In his magnum opus on light, projections, and astronomy, Ars Magna Lucis Et Umbrae (“the Great Art of Light and Shadows,” polymath Jesuit scholar and inventor Athanasius Kircher (1601-1680) describes several spaces of his invention lying between an optical device and an architectural interior through a series of engravings. One among them is a camera obscura (dark room) whose size of an actual, inhabitable room, could enable one artist to stay inside. The room is described as a portable device, a sort of sedan-chair, which could be placed in every setting.
Let’s begin by imagining that any quote I include in this article is being spoken to you in an unemotional voice like that of a fully functioning mechanised Robot.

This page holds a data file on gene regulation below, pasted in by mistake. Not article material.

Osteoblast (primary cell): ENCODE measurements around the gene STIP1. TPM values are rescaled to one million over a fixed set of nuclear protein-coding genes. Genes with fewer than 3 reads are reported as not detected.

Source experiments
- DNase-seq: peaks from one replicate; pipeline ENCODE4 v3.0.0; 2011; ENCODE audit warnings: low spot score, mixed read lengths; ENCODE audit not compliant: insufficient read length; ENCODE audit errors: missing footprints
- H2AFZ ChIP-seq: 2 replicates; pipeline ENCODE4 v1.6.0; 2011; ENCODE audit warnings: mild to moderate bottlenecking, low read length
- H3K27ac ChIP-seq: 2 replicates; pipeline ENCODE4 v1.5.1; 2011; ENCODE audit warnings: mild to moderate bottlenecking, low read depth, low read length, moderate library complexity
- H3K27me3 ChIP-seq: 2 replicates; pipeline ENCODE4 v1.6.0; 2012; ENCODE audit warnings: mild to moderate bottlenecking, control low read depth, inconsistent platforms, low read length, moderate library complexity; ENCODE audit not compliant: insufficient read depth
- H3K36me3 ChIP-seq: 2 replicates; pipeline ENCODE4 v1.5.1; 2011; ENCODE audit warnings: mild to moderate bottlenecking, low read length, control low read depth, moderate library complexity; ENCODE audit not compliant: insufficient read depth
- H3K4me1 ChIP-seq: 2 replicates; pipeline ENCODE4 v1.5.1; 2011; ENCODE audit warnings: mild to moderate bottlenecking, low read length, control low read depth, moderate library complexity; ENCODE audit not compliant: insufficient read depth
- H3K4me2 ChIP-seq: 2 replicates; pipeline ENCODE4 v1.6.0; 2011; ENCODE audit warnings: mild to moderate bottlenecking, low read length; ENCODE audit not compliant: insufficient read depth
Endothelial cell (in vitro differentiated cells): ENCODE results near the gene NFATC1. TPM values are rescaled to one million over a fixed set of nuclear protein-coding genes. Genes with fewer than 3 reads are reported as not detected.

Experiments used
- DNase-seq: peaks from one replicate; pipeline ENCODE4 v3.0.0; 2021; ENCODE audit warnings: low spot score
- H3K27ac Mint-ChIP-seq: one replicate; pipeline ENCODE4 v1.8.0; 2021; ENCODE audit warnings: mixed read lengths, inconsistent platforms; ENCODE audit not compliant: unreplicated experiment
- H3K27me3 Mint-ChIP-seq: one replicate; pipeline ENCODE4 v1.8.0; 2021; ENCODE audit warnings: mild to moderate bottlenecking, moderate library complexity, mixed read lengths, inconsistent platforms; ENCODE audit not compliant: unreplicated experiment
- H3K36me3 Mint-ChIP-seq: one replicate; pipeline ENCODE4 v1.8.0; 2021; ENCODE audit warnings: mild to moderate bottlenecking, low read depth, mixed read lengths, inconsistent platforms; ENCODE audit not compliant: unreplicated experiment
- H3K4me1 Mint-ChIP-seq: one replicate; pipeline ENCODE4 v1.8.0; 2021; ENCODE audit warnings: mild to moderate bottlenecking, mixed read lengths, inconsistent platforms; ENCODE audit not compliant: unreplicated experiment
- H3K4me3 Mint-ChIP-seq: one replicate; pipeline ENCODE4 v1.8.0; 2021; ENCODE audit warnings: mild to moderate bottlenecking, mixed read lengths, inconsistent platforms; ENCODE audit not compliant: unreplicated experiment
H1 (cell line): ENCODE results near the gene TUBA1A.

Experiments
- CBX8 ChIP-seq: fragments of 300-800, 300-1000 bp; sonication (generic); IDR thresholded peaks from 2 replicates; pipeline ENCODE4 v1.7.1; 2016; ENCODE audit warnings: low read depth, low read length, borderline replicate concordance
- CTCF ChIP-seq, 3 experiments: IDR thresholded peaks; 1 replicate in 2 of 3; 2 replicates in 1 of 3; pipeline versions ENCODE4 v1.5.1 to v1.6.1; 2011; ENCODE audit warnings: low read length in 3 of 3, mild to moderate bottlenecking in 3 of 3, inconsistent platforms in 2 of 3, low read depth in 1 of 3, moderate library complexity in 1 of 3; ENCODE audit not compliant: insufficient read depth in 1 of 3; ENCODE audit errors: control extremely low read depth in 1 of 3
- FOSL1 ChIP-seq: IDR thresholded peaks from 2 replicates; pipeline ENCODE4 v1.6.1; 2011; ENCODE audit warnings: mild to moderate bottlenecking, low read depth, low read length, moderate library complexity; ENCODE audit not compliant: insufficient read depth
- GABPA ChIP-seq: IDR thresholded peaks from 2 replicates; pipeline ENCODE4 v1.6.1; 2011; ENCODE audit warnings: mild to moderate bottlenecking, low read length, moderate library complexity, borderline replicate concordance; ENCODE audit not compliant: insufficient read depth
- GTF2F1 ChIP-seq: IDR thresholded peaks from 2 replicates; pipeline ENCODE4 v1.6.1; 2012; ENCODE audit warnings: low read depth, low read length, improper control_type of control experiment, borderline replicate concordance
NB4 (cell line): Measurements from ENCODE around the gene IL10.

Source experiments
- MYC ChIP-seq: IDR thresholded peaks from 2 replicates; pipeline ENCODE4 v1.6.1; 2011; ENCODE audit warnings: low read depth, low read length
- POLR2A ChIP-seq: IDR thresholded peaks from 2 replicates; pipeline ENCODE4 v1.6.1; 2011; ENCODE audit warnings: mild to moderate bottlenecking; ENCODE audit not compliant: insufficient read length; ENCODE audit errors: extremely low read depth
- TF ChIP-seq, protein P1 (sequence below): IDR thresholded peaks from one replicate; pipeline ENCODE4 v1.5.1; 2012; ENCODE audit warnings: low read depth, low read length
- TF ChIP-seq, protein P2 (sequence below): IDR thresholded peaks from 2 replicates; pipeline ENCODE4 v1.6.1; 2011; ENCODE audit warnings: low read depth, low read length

Back in 2009, Peter Garrett, the then Australian Minister of Environment, Heritage and the Arts (and incidentally the lead singer of rock band Midnight Oil), acknowledged the concerns of the scientific community when he added the thrombolites of Lake Clifton in Western Australia to the list of critically endangered communities.